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Eric Nestler

  • PROFESSOR & CHAIR Neuroscience
  • PROFESSOR Pharmacology and Systems Therapeutics
  • PROFESSOR Psychiatry
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  • Psychiatry, American Board of Psychiatry and Neurology


  • MD, Yale University School of Medicine

  • Ph.D., Yale University

  • Internship, Medicine/Psychiatry
    Mclean Hospital

  • Residency, Psychiatry
    Yale University School of Medicine

  • Fellowship, Pharmacology
    Yale University School of Medicine

  • Fellowship, Psychiatry
    Yale University School of Medicine



  • 2010 -
    Sarnat Prize, Institute of Medicine

  • 2005 -
    American Academy of Arts and Science

  • 1998 -
    Institute of Medicine


Specific Clinical/Research Interest: Molecular neurobiology of drug addiction and depression; transcriptional and epigenetic regulation in the brain.

Current Students: Hannah Cates, Caroline Dias, Diane Damez-Werno, Caroline Dias, and Haosheng Sun

Postdoctoral Fellows: Rosemary Bagot, Michael Cahill, Jian Feng, Deveroux Ferguson, Elizabeth Heller, Pamela Kennedy, Ja-Wook Koo, Benoit Labonte, Catherine Pena, Kimberly Scobie, Deena Walker

Research Personnel: Marie Doyle, Eileen Harrigan, Zeke Mouzon (Lab Manager)

Our research focuses on identifying the neurobiological basis of drug addiction and depression in rodent models. We study the molecular and cellular changes that occur in regions of the brain important for reward and motivation in response to chronic administration of a drug of abuse or chronic exposure to stress. We are particularly interested in long-lasting changes that are mediated via alterations in gene expression and chromatin remodeling. The result of the research will guide future efforts toward the development of more effective treatments for addiction and depression.

For more, please visit Selected Publications:


Scobie KN, Damez-Werno D, Sun H, Shao N, Gancarz A, Panganiban CH, Dias C, Koo J, Caiafa P, Kaufman L, Neve RL, Dietz DM, Shen L, Nestler EJ. Essential role of poly(ADP-ribosyl)ation in cocaine action. Proceedings of the National Academy of Sciences of the United States of America 2014 Feb; 111(5).

Koo JW, Mazei-Robison MS, Chaudhury D, Juarez B, LaPlant Q, Ferguson D, Feng J, Sun H, Scobie KN, Damez-Werno D, Crumiller M, Ohnishi YN, Ohnishi YH, Mouzon E, Dietz DM, Lobo MK, Neve RL, Russo SJ, Han MH, Nestler EJ. BDNF is a negative modulator of morphine action. Science (New York, N.Y.) 2012 Oct; 338(6103).

Dietz DM, Sun HS, Lobo MK, Cahill ME, Nestler EJ, Chadwick B, Gao V, Koo JW, Mazei-Robison MS, Dias C, Maze I, Damez-Werno D, Dietz KC, Scobie KN, Ferguson D, Christofell D, Ohnishi Y, Hodes GE, Zheng Y, Neve RL, Hahn KM, Russo RJ, Nestler EJ. Essential for Rac1 in cocaine-induced structure plasticity of nucleus accumbens neurons.. Nat Neurosci 2012; 15: 891-896.

Lobo MK, Covington HE, Chaudhury D, Friedman AK, Sun HS, Damez-Werno D, Dietz D, Zaman S, Koo JW, Kennedy PJ, Mouzon E, Mogri M, Neve RL, Deisseroth K, Han MH, Nestler EJ. Cell type specific loss of BDNF signaling mimics optogenetic control of cocaine reward. Science 2010; 330: 385-390.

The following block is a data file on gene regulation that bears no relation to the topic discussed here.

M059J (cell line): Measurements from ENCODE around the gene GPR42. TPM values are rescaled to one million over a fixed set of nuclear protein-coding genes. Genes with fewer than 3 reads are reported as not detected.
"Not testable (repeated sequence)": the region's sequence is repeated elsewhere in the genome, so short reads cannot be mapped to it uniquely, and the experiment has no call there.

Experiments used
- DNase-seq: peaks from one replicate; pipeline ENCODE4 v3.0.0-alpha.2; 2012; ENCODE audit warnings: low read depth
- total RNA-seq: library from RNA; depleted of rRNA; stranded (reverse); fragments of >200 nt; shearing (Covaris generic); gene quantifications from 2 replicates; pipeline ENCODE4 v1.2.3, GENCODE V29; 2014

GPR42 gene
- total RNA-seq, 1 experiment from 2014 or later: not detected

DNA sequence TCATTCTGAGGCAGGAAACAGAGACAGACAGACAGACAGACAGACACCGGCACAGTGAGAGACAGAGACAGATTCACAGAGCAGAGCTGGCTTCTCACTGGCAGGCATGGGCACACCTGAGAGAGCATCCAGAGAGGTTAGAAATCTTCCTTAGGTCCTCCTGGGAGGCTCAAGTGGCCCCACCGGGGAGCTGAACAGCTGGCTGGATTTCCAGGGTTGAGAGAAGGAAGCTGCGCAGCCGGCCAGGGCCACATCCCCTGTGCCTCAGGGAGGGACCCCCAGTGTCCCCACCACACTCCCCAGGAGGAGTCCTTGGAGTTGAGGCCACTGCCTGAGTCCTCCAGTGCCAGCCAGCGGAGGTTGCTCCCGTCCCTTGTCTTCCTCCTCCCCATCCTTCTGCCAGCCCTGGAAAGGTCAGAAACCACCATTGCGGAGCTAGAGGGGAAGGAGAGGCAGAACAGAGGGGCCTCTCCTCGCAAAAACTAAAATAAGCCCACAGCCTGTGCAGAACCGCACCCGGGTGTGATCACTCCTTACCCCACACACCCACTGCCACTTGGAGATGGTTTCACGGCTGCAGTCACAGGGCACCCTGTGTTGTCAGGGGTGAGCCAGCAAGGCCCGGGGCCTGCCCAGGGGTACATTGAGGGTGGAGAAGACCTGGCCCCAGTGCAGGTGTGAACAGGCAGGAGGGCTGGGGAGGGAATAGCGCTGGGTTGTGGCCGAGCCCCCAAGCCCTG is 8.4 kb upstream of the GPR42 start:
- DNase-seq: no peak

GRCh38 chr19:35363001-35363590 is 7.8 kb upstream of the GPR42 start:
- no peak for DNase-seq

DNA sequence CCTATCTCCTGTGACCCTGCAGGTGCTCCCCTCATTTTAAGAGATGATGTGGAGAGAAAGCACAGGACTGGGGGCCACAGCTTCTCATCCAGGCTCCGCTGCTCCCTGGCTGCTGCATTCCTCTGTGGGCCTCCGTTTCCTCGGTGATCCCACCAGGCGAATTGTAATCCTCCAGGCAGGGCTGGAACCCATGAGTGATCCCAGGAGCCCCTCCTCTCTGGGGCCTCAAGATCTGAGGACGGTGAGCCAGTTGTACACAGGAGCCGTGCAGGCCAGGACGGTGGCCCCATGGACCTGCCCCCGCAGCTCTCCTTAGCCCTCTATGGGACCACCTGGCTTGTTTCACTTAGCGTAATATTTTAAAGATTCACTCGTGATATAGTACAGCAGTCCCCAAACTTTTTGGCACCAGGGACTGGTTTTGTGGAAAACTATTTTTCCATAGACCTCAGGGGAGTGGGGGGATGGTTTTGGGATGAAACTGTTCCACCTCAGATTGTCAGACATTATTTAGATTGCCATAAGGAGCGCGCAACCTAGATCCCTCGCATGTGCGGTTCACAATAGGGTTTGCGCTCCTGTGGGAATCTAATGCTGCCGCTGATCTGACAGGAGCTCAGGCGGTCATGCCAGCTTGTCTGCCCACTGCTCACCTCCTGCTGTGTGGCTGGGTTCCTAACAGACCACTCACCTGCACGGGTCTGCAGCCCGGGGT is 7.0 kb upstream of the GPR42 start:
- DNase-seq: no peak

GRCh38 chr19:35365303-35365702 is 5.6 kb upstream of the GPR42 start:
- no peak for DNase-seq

Maze I, Covington HE, Dietz DM, LaPlant Q, Renthal W, Russo SJ, Mechanic M, Mouzon E, Neve RL, Haggarty SJ, Ren YH, Sampath SC, Hurd YL, Greengard P, Tarakovsky A, Schaefer A, Nestler EJ. Essential role of the histone methyltransferase G9a in cocaine-induced plasticity. Science 2010; 327: 213-216.

Dong Y, Nestler EJ. The neural rejuvenation hypothesis of cocaine addiction. Trends in pharmacological sciences 2014 Aug; 35(8).

Feng J, Wilkinson M, Liu X, Purushothaman I, Ferguson D, Vialou V, Maze I, Shao N, Kennedy P, Koo J, Dias C, Laitman B, Stockman V, LaPlant Q, Cahill ME, Nestler EJ, Shen L. Chronic cocaine-regulated epigenomic changes in mouse nucleus accumbens. Genome biology 2014; 15(4).

Maze I, Chaudhury D, Dietz DM, Von Schimmelmann M, Kennedy PJ, Lobo MK, Sillivan SE, Miller ML, Bagot RC, Sun H, Turecki G, Neve RL, Hurd YL, Shen L, Han MH, Schaefer A, Nestler EJ. G9a influences neuronal subtype specification in striatum. Nature neuroscience 2014 Apr; 17(4).

Industry Relationships

Physicians and scientists on the faculty of the Icahn School of Medicine at Mount Sinai often interact with pharmaceutical, device and biotechnology companies to improve patient care, develop new therapies and achieve scientific breakthroughs. In order to promote an ethical and transparent environment for conducting research, providing clinical care and teaching, Mount Sinai requires that salaried faculty inform the School of their relationships with such companies.

Below are financial relationships with industry reported by Dr. Nestler during 2013 and/or 2014. Please note that this information may differ from information posted on corporate sites due to timing or classification differences.


  • Berg Pharma (Berg Biosystems); Johnson & Johnson Pharmaceutical Research & Development, L.L.C.

Scientific Advisory Board:

  • Merck & Co., Inc.; PsychoGenics, Inc.

Mount Sinai's faculty policies relating to faculty collaboration with industry are posted on our website at Patients may wish to ask their physician about the activities they perform for companies.

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